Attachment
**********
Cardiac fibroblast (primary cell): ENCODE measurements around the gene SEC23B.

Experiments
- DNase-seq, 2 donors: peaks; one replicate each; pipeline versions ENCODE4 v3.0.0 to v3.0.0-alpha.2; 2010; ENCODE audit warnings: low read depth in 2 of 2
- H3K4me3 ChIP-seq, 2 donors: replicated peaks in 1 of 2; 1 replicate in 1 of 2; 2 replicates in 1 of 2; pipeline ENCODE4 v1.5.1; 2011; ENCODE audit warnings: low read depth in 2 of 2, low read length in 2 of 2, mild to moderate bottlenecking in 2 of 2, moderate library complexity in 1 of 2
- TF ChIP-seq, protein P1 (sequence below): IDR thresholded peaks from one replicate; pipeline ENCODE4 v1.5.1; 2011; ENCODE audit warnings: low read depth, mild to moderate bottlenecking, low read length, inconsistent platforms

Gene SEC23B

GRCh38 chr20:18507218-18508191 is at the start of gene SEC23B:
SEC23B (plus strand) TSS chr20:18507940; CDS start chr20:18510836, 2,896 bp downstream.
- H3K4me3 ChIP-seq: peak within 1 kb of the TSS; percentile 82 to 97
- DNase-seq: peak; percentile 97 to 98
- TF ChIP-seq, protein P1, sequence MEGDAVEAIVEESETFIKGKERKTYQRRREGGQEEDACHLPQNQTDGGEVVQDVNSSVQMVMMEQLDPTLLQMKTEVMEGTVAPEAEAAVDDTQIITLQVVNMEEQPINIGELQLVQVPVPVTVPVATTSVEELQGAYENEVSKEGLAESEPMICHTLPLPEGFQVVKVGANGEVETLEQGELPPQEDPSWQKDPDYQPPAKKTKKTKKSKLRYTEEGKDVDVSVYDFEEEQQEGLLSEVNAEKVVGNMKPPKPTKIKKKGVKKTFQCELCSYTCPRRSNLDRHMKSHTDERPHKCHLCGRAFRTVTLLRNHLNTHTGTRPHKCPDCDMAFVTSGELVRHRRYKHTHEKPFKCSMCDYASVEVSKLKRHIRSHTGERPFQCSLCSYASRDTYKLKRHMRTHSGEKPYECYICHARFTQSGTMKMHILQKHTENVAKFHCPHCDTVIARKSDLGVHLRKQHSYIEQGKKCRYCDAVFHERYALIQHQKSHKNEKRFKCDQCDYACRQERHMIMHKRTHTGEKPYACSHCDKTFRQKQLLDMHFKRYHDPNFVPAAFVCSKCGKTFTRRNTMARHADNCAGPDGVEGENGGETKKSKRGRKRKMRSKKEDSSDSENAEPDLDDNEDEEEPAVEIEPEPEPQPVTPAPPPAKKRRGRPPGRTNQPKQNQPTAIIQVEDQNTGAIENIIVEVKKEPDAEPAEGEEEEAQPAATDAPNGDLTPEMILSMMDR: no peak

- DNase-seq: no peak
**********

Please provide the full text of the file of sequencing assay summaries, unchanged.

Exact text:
Cardiac fibroblast (primary cell): ENCODE measurements around the gene SEC23B.

Experiments
- DNase-seq, 2 donors: peaks; one replicate each; pipeline versions ENCODE4 v3.0.0 to v3.0.0-alpha.2; 2010; ENCODE audit warnings: low read depth in 2 of 2
- H3K4me3 ChIP-seq, 2 donors: replicated peaks in 1 of 2; 1 replicate in 1 of 2; 2 replicates in 1 of 2; pipeline ENCODE4 v1.5.1; 2011; ENCODE audit warnings: low read depth in 2 of 2, low read length in 2 of 2, mild to moderate bottlenecking in 2 of 2, moderate library complexity in 1 of 2
- TF ChIP-seq, protein P1 (sequence below): IDR thresholded peaks from one replicate; pipeline ENCODE4 v1.5.1; 2011; ENCODE audit warnings: low read depth, mild to moderate bottlenecking, low read length, inconsistent platforms

Gene SEC23B

GRCh38 chr20:18507218-18508191 is at the start of gene SEC23B:
SEC23B (plus strand) TSS chr20:18507940; CDS start chr20:18510836, 2,896 bp downstream.
- H3K4me3 ChIP-seq: peak within 1 kb of the TSS; percentile 82 to 97
- DNase-seq: peak; percentile 97 to 98
- TF ChIP-seq, protein P1, sequence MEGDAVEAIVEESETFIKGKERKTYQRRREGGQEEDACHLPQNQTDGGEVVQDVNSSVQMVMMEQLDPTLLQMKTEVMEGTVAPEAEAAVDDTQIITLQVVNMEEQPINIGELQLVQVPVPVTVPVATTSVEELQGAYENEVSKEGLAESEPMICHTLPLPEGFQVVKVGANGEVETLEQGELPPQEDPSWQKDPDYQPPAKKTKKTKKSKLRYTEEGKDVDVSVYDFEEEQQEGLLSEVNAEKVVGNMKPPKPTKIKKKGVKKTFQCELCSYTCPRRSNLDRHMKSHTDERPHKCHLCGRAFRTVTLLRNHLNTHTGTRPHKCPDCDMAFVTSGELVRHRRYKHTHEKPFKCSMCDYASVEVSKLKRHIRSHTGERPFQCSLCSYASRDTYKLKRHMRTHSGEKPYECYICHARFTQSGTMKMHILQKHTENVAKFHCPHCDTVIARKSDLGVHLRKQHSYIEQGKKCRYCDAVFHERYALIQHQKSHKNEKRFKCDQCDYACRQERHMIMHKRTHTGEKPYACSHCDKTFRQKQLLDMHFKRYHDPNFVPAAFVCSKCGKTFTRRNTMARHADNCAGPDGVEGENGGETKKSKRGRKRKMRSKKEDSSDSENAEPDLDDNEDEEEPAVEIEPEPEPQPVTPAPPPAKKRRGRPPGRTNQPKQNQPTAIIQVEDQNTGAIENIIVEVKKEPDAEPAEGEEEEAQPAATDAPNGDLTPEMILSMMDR: no peak

- DNase-seq: no peak